Hard for Crook to Climb Down on ClimateGate

Wed, 2010-07-14 08:02Kevin Grandia
Kevin Grandia's picture

Hard for Crook to Climb Down on ClimateGate

A blog post penned by The Atlantic’s Clive Crook today highlights just how hard it is for some people to admit when they are wrong.

Maybe it’s a pride thing - the Chinese call it “saving face.” Maybe it’s something entirely different. After all, who knows what is running through anyone’s head?

Regardless of what it is called, Crook has it in spades on the issue of the infamous stolen emails from the Climate Research Unit (CRU) at London’s East Anglia University. At the time of the controversy last November, Crook wrote column after column indicting climate scientists in the court of public opinion before any inquiry into the matter could take place.

Only 13 days after the stolen emails were made public Crook had already made up his mind writing that, “the stink of intellectual corruption is overpowering.”

But after three inquires into the so-called “climate gate” matter, one of them conducted by a bi-partisan UK government committee and two by academic boards, the overwhelming conclusion is that there was no wrong-doing.

For example, the UK government’s bi-partisan Science and Technology Select Committee concluded that, “the scientific reputation of Professor Jones [one of the scientists at the center of the matter] and CRU remains intact”.

A New York Times editorial over the weekend makes the point that, “perhaps now we can put the manufactured controversy known as Climategate behind us and turn to the task of actually doing something about global warming.”

Indeed we should.

But it seems no end of inquiries and investigations confirming that climategate was a manufactured scandal based more in the land of conspiracy theories than reality will convince the likes of Crook who cherry-picked a sampling of text from the inquiries to write an Atlantic blog post today that he thinks proves that there is a conspiracy to cover up the conspiracy that has already been proved to be untrue.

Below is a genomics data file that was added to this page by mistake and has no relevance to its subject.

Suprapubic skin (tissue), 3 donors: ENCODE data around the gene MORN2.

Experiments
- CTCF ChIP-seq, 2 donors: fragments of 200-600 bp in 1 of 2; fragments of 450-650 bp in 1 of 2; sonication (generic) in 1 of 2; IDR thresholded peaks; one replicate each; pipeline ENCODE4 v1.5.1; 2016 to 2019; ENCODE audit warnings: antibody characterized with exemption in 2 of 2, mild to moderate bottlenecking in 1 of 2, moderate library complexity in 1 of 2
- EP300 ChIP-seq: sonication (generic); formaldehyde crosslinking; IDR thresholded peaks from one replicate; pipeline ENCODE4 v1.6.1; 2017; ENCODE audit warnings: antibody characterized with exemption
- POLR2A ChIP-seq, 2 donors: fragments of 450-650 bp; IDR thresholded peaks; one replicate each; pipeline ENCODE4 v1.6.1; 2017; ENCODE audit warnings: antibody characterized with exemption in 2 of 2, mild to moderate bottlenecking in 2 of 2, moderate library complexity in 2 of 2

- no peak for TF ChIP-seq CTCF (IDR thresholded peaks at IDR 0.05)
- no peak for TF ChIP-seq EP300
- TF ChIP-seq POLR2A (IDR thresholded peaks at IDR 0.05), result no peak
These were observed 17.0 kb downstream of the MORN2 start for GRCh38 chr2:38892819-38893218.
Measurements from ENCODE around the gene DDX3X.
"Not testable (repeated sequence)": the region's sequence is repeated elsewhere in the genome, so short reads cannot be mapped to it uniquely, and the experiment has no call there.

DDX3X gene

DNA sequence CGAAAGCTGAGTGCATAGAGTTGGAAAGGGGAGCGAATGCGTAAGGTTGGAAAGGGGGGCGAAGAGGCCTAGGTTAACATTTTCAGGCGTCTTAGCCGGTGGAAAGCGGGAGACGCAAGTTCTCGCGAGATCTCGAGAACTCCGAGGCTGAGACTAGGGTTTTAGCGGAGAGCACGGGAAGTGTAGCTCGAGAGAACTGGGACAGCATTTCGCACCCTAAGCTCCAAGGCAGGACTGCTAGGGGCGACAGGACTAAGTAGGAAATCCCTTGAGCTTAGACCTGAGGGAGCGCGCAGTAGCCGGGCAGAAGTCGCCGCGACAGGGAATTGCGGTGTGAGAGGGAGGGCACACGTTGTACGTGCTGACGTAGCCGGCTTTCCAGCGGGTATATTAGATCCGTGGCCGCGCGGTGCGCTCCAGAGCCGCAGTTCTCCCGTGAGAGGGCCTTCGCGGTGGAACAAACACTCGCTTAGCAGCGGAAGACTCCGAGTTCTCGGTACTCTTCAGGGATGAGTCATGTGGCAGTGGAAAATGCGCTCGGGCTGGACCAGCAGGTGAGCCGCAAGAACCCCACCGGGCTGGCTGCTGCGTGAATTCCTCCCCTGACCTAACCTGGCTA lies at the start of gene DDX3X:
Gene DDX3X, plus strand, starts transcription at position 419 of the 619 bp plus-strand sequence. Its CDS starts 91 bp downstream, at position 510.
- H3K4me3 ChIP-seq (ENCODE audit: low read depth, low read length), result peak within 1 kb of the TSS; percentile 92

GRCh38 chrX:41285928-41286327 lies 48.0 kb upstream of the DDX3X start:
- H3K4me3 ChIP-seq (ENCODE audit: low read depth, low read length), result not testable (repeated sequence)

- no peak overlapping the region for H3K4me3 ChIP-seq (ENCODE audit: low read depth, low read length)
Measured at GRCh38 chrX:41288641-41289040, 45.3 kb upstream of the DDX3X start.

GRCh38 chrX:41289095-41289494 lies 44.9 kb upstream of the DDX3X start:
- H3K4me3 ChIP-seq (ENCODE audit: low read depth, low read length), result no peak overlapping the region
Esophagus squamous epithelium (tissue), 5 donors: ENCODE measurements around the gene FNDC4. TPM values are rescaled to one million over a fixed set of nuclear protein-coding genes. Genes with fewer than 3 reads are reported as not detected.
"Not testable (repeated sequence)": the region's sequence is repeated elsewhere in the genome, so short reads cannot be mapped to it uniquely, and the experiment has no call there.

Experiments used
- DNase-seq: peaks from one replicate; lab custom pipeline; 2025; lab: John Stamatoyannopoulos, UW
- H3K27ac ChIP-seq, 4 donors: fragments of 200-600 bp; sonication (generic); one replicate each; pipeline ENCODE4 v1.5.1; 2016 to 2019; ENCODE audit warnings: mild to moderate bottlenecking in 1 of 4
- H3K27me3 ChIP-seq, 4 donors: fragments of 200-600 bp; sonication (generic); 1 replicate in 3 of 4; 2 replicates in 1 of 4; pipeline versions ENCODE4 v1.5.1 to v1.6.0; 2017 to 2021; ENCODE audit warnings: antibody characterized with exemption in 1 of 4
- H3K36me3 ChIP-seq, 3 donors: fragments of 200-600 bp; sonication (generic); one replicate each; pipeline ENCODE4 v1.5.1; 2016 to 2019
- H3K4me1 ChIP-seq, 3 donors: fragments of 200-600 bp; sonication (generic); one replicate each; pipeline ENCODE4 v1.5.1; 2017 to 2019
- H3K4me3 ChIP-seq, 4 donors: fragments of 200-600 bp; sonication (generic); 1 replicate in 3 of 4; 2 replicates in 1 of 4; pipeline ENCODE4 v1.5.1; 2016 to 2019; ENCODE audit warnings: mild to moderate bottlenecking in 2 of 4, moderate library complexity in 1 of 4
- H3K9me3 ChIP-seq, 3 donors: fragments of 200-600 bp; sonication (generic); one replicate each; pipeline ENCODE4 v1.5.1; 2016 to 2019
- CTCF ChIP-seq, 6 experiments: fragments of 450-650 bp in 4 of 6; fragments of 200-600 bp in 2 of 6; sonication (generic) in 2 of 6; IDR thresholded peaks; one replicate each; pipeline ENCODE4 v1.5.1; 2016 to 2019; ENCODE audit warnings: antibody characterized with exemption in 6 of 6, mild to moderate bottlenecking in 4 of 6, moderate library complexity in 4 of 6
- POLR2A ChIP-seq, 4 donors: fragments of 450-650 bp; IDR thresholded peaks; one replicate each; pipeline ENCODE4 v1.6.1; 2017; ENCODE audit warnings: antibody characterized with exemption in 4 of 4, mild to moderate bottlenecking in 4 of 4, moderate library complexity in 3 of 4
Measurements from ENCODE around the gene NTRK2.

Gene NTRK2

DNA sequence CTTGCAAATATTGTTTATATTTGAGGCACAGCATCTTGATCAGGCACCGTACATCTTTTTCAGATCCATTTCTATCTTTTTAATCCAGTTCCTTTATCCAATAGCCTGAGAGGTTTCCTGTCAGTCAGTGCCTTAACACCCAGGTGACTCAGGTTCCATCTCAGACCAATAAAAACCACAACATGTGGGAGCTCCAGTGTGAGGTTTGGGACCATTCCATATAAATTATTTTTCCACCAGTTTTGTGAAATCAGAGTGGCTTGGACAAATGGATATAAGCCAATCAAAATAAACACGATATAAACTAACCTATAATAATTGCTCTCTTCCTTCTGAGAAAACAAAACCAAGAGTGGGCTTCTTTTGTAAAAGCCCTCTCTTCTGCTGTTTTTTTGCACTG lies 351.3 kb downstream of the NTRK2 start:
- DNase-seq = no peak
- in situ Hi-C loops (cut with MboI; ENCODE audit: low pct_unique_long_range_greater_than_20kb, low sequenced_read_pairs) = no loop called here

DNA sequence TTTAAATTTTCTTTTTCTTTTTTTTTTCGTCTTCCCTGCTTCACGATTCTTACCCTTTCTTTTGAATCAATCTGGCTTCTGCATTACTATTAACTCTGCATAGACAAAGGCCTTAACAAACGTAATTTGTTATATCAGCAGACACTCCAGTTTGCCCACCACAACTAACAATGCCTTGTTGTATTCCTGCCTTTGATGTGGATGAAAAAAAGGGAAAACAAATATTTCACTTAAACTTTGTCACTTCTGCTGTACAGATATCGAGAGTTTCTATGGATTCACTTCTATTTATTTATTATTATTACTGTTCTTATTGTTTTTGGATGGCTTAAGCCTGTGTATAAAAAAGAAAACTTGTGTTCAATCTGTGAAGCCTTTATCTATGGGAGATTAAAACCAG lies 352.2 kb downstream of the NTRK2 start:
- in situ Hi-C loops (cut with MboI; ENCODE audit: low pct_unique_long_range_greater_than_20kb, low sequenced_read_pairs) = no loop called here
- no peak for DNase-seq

Some logic. But it is obviously proving hard for Crook to admit he was wrong after taking such a strong opinion on the issue.

I would suggest that The Atlantic run a contest to win the Kool Aid Crook is drinking or give away a free tinfoil hat with every new subscription.

Comments

please tell me….do you really believe what you write? from clive..Like Pearce, The Economist rightly draws attention to the failure of the Russell inquiry to ask Phil Jones of the CRU whether he actually deleted any emails to defeat FoI requests. It calls this omission “rather remarkable”. Pearce calls it “extraordinary”. Myself, I would prefer to call it “astonishing and indefensible”. I don’t see how, having spotted this, the magazine can conclude that the report, overall, was “thorough, but it will not satisfy all the critics.” (Well, the critics make such unreasonable demands! Look into the charges, they say. Hear from the other side. Ask the obvious questions. It never stops: you just can’t satisfy these people.)…..does any of this give you pause or are you so blinded by your true mission to realize what may be going on?

Regarding FOIs, I think Joe Romm hit the nail on the head.

“So, no conspiracy, no collusion, no manipulation of data, no corruption of the peer-review process, no scandal; just an understandable reluctance to hand over data to dishonest people with a history of misrepresenting it.”

[x]
Disruption

This is a guest post by Zach Roberts.

As a documentary producer, I watch more than my fair share of environmental protest documentaries — probably about 20 a year. And almost all of them have the same, vague message: we need to do something!

Their scenes re-play like a bad video montage in my mind: earnest young people speaking at podiums, boring climatologists rambling on about the coming end of the world, forest fires, melting ice shelves, you know how it goes. In the lefty journalism world, we call this “preaching to the choir.”

Then there's Disruption,...

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